I’m not sure at face value what this card means, but I’ll list some of the symbols I see. It seems like a religious figure. They’re holding up a hand with three fingers and a staff with three horizontal pieces. Two keys cross on their chest, one white one black. Several tall columns line the space where The Hierophant sits. A crescent moon is on the foot of the robe.
Reflection After Research
The Hierophant is associated with the element of earth, which indicates an association with the external forces in our lives.
This card represents conformity/convention or deception, which can be thought of a few different ways:
- A deception. A covering up of one’s true self in order to conform to better fit in.
- A deception. A covering up of knowledge or information because you might think it best. This assumes you know what is best and can decide that for others. (Or the opposite, someone trying to hide something from you and deciding they know what is best for you.)
- Conformity. Authoritative orthodoxy. Institutional and cultural expectations. Persecution or punishment for failure to conform.
This is in contrast to card 2 of the Major Arcana: The High Priestess. She can represent heterodoxy (being unconventional or in the minority). The Hierophant represents a “higher” or “divine” authority as opposed to a legal or governing authority as the Emperor might.
The pillars represent the strength of the Hierophant’s philosophy. But pillars are man-made and can crumble like the Tower. This card may urge us to pay heed to the balance between our belief system and the truths we hold and openness to new ideas. To not be afraid to question how we came about some of our ideas. A rigid and dogmatic approach to life or to others is a refusal to understand the social location of others. Or perhaps we are feeling punished or persecuted by a “hierophant” in our lives: an institution, social pressures, religion.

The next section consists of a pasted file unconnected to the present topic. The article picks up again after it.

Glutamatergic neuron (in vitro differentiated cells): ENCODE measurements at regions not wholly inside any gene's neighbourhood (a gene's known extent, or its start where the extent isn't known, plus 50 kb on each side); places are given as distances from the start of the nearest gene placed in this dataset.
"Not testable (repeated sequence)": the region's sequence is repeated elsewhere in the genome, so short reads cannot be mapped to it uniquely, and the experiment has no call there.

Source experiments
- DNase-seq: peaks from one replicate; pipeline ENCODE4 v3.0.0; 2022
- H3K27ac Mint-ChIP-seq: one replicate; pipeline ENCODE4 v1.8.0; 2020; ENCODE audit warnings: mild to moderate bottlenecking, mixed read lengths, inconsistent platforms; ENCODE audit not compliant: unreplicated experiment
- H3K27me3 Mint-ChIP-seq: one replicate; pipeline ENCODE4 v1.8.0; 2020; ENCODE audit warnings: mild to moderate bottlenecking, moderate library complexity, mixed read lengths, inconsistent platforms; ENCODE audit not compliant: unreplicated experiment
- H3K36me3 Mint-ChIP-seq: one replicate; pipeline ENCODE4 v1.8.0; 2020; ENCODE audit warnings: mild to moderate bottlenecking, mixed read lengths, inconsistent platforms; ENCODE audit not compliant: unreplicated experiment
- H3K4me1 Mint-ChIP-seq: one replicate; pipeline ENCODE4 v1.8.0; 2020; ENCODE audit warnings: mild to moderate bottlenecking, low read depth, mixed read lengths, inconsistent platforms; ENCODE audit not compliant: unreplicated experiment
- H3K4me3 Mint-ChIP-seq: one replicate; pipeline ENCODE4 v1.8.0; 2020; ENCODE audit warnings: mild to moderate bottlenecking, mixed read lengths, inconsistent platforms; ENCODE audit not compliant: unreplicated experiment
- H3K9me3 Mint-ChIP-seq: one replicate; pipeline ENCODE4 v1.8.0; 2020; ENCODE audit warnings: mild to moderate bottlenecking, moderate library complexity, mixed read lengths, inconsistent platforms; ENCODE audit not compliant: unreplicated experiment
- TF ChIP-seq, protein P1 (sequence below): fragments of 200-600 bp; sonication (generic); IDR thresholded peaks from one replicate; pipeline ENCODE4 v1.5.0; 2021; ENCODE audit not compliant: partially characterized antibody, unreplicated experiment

We do not exist in a vacuum and we do not learn our values and beliefs in a vacuum either. I like what Paul Quinn says in Tarot for Life: Reading the Cards for Everyday Guidance and Growth: “Our task is to keep the ones [the ideas] that expand out spirit and retire the rest. … the Hierophant represents not only what one has learned or must learn, but also what one must eventually unlearn to nurture the heightened consciousness beckoning in the World card” (62, emphasis in original).
So the light side of this card could have to do with moral or ethical matters, loyalty to a group or collective beliefs, or following your own path even if it goes against convention. A shadow side to this card could be unquestioning conformity, self-righteous or dogmatic views, or behaving in ways that do not conform to your values.
Returning to the element of earth, this card represents how we view the world and how we are expected to behave within the world.
From my animal decks:
Bull: Bull can represent sacred knowledge passed though generations “through custom, ritual, symbol, myth, and beliefs.” Dogma is rigid, but a rich symbolic history of our beliefs can be a pillar for us.
Stoat: A link between realms.